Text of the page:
In case you have fluid-filled blisters, it’s best not to pop them. You have to let them evolve without too much intervention. You can rub creams with pain relievers and coolants can around it, as well as the covering them with a sterile bandage so that they don’t become infected.

Regarding medication, the article “Approach to the treatment of skin aging” in the journal Ars Pharmaceutica proposes the use of Gotu kola in creams. This can stimulate the production of collagen to repair the skin. Orally, you can take paracetamol to control the pain.

Discover more: 7 Effective And Natural Remedies for Sunburns

Take care of yourself by using sunscreen

Hat, sunglasses, and sunblock tube sitting on the sand.
We recommend using sunblock with at least 30 SPF.

Sunscreen is a fundamental tool in summer and throughout the year. Dermatological associations recommend using it when exposed to the sun directly and even more so in high-risk groups.

What sunscreen does is reflect radiation or absorb it to prevent it’s reaching the skin. The unit of measurement used for these creams is the sun protection factor (SPF). Each SPF is linked to a percentage of UV radiation filtration.

In practice, a sunscreen with 30 SPF is enough for most cases, since it blocks 96.7% of radiation. Using a larger number is useful on your face, children, or people with very fair complexions.

However, it’s important to know how to apply and maintain it. Avoiding sunburn depends on the cream being evenly distributed on your body and creating a layer of at least 2 milligrams per square centimeter of skin.

Protecting yourself from solar erythema is a healthy habit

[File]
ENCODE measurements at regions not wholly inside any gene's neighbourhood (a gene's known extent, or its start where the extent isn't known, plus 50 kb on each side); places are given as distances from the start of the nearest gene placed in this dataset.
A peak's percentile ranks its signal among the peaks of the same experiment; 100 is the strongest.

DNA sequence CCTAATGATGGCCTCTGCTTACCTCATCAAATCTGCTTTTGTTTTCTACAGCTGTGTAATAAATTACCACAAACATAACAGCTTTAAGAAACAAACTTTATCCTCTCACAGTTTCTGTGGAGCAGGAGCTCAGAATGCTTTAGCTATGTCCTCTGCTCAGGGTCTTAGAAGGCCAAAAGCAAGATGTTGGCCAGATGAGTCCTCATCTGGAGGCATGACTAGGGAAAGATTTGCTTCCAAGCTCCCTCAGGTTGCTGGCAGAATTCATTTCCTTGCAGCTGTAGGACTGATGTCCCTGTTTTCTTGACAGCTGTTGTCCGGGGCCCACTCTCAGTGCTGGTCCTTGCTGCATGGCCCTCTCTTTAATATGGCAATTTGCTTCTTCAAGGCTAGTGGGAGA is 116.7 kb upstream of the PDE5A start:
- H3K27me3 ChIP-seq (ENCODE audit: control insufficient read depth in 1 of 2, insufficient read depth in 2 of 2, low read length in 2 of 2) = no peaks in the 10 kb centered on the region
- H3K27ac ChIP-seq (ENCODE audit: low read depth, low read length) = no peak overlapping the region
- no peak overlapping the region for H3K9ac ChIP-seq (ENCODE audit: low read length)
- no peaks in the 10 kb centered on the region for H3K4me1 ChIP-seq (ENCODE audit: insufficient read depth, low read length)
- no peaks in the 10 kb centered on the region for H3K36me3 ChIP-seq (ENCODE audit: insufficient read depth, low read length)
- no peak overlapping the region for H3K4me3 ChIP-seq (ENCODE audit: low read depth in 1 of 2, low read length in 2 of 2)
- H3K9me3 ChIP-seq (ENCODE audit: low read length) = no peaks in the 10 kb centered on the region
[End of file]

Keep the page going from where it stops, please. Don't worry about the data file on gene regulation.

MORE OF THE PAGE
Although it may not seem like it, protecting yourself from solar radiation is a habit that affects your future. You can prevent most cases of skin cancer if you take at least the minimum measures to prevent exposure to the sun and use enough sunscreen.

When in doubt about a skin injury, whether it be a sunburn or a more serious burn, we recommend you consult a doctor. It’s best to take their advice on the seriousness of the condition and act accordingly.

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While it may be hard to find, raspberry oil contains vitamins A and E, and also works as a sunscreen with an SPF of between 30 and 50.

All cited sources were thoroughly reviewed by our team to ensure their quality, reliability, currency, and validity. The bibliography of this article was considered reliable and of academic or scientific accuracy.

  • Ruiz Martínez, Mª, and Mª Morales Hernández. “Aproximación al tratamiento del envejecimiento cutáneo.” Ars Pharmaceutica (Internet) 56.4 (2015): 183-191.
  • Zaragozano, Jesús Fleta, Manuel Bueno Lozano, and Luis A. Moreno Aznar. “Quemadura solar y fotodermatosis.” Boletín de la Sociedad de Pediatría de Aragón, La Rioja y Soria 2 (2016): 48-58.
  • Del Pino, Fabiola, et al. “Lupus eritematoso túmido: variante rara del lupus cutáneo.” Dermatología Venezolana 57.2 (2019).
  • Losantos, Raúl, et al. “Rational design and synthesis of efficient sunscreens to boost the solar protection factor.” Angewandte Chemie 129.10 (2017): 2676-2679.

The contents of this publication are for informational purposes only. At no time can they serve to facilitate or replace the diagnoses, treatments, or recommendations of a professional. Consult with your trusted specialist if you have any doubts and seek their approval before beginning any procedure.